Guitar Strings - Are Coated Strings Right For You

by Steve Brannon - Date: 2006-12-15 - Word Count: 529 Share This!

When it's time to change guitar strings you're faced with a dizzying array of makes and types. One modern alternative is the coated string.

I use and recommend Elixir Nanoweb Coated Strings. Are they, or some other brand of coated strings right for you?


In this short article, I'll describe the basics of what coated strings are, their advantages, and disadvantages. After that you should be better prepared to make an informed decision.

What are Coated Strings?

Several years ago, the folks at Elixir recognized that there's nothing like the sound of new strings. Nearly all guitarists agree: the tone, sustain, and stability for remaining in-tune - are optimal with new strings. That's why traveling and professional musicians tend to change strings every single day.

Each of these qualities deteriorate over time. Whether we like it or not, every time we play our guitar we damage the strings.

The amount of damage depends on a number of factors: how clean your hands are; how much you sweat; the oils your hands naturally produce; the contaminants in the air around you; and how well you clean your strings after you play. In short, the more skin, sweat, dirt, and debris you leave on your strings, the faster they wear out.

Elixir decided to help by putting a barrier between your strings and all these contaminants. What they came up with, after lots of testing and customer feedback, is a very thin tube of material around each string. The tube creates a 'skin' to protect the string. It's tough enough to hold up against fingers and picks, without interfering with string vibration and tone.

Advantages of Coated Strings: Tone, Longevity, Reduced Squeek

Most people think the only advantage of coated strings is the extended life they provide. But if they don't sound great, long-life is just a long time you spend with annoying strings. For me, an advantage of Elixir strings is the great tone they provide.

Elixir estimates that their strings should last 3 to 5 times longer than non-coated strings. Do they? Unfortunately, that depends on how you play.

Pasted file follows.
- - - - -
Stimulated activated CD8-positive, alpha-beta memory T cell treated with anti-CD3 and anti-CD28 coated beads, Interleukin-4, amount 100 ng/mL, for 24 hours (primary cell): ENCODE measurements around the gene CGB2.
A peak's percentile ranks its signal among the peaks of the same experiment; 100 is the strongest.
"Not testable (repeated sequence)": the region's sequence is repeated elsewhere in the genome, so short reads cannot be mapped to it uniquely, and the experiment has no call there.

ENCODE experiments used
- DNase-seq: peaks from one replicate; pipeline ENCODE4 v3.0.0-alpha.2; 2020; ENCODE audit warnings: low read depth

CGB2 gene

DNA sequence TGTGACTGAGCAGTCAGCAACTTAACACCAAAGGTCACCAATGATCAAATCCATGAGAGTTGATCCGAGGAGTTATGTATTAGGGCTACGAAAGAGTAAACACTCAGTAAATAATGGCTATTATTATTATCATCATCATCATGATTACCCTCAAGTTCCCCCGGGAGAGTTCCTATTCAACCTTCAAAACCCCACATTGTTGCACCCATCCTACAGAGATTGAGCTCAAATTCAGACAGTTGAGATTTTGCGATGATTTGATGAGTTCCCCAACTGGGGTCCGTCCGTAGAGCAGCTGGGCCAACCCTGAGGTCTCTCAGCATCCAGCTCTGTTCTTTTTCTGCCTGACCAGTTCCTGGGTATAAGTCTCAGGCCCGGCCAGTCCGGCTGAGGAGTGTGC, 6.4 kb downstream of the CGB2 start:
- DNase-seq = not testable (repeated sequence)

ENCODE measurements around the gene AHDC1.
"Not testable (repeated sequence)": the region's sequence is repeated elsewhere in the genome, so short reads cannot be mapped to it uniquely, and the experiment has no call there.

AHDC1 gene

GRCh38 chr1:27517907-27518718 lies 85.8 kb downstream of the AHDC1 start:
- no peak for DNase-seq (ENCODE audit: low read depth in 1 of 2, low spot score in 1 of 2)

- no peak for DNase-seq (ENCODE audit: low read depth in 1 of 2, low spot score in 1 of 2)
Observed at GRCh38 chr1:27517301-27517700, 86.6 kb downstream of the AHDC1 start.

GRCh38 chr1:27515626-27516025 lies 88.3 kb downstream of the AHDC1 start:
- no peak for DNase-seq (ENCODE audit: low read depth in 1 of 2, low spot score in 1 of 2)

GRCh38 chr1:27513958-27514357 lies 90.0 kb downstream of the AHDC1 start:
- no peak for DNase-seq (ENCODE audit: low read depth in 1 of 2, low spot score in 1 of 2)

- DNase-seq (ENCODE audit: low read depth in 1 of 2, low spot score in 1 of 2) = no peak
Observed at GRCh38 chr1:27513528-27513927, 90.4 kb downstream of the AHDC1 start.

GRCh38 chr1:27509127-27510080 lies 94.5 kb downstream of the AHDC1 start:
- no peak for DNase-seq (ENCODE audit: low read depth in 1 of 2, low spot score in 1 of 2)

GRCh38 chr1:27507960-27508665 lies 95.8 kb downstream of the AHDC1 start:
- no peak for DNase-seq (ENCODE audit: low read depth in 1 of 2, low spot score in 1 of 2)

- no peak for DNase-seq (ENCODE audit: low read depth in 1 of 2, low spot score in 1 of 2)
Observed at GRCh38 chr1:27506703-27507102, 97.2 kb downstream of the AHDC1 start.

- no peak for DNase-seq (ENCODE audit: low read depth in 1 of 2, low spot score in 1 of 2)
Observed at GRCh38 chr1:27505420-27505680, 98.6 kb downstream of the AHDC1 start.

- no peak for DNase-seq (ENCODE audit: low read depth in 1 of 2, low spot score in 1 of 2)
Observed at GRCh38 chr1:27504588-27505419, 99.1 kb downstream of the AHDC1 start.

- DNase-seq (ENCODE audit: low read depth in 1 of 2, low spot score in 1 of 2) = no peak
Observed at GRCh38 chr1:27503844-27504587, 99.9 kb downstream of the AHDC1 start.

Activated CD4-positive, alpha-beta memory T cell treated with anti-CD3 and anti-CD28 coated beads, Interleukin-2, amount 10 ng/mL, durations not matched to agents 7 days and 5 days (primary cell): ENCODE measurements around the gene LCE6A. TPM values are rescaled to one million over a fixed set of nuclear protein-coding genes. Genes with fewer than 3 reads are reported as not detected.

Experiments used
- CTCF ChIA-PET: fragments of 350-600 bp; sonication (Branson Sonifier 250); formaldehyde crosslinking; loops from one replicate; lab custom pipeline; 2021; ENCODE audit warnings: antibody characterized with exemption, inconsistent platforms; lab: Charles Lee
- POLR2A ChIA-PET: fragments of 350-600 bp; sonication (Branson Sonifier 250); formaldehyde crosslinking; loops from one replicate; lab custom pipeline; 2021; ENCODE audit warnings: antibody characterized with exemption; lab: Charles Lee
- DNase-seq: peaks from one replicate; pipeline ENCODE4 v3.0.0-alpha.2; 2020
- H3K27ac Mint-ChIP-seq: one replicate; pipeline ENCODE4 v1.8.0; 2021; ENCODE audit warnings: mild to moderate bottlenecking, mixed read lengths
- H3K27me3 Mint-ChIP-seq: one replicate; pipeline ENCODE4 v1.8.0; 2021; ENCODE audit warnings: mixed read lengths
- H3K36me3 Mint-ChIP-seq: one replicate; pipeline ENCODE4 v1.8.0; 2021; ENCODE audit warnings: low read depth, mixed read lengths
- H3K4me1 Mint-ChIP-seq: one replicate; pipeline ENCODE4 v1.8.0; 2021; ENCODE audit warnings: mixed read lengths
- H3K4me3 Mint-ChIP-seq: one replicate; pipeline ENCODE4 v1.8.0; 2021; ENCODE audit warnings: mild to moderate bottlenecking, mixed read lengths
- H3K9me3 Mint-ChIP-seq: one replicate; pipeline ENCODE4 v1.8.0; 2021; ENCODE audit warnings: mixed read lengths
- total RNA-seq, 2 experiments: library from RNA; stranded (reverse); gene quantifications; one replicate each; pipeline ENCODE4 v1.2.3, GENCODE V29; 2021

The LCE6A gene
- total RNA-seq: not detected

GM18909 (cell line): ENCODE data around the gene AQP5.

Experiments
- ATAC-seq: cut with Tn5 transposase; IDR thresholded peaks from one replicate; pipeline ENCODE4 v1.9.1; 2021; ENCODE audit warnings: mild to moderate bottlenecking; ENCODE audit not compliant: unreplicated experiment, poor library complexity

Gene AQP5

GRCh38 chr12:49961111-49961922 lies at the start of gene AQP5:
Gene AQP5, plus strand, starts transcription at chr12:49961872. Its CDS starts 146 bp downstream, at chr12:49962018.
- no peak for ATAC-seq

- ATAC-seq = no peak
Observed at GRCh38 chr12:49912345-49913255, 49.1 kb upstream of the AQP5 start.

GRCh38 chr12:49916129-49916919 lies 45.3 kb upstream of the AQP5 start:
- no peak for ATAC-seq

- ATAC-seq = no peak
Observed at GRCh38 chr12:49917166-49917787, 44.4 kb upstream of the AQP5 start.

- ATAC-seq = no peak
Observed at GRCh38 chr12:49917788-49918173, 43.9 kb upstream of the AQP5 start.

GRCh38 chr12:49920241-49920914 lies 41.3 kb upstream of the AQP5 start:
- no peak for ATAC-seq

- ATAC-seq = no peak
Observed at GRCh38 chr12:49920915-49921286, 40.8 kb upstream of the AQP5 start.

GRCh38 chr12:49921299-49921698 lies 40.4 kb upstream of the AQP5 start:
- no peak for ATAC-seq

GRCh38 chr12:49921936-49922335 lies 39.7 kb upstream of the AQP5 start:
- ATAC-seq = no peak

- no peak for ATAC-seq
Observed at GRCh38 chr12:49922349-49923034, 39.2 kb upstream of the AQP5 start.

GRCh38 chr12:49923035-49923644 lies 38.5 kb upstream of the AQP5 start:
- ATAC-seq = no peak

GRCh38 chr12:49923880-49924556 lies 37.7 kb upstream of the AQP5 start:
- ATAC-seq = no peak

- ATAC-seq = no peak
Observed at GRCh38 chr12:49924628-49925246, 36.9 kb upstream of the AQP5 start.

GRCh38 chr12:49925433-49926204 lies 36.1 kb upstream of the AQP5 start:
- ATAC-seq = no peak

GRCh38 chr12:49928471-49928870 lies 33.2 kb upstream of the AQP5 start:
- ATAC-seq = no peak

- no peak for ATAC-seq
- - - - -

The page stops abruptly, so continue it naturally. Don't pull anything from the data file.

For me they easily provide the promised life expectancy. However, a friend of mine who tried Elixir's and found that the coating became shredded in about the same amount of time that his other strings wore out.

So, they are cost effective for me, but not for him (although he did like the tone).

Finally, the coating significantly reduces the squeeking sound you get as you run your fingers up and down the strings while changing chords or playing a riff. Some people like this sound, others don't. If you want to minimize the sound (which, to me, is like fingernails on a chalk board!) coated guitar strings will restore your sanity! (Well, maybe.)

Disadvantages: Cost

Cost is the primary disadvantage of coated strings. Elixir's cost $12-14 per set (although I've found them on sale for as little as $7). Similar uncoated strings cost $3-5.

Bottom Line

Are they right for you? I encourage you to try them and see for yourself. For me they provide long life with great tone. Fewer string changes means I spend more free time practicing!

Important Tip: Regardless of which strings you use, clean them after every use for the longest possible life.

Related Tags: change, guitar strings, coated, recommendations

Steve Brannon started playing musical instruments as a teenager. He played French Horn in his Junior and Senior High Orchestra's, as well as the high school Wind Ensemble and Jazz Band. He earned a slot in the County Youth Orchestra during his Junior year. As an adult Steve learned piano, and, beginning in 2004, fell in love with the guitar. He plays weekly in his church praise band and maintains the website.

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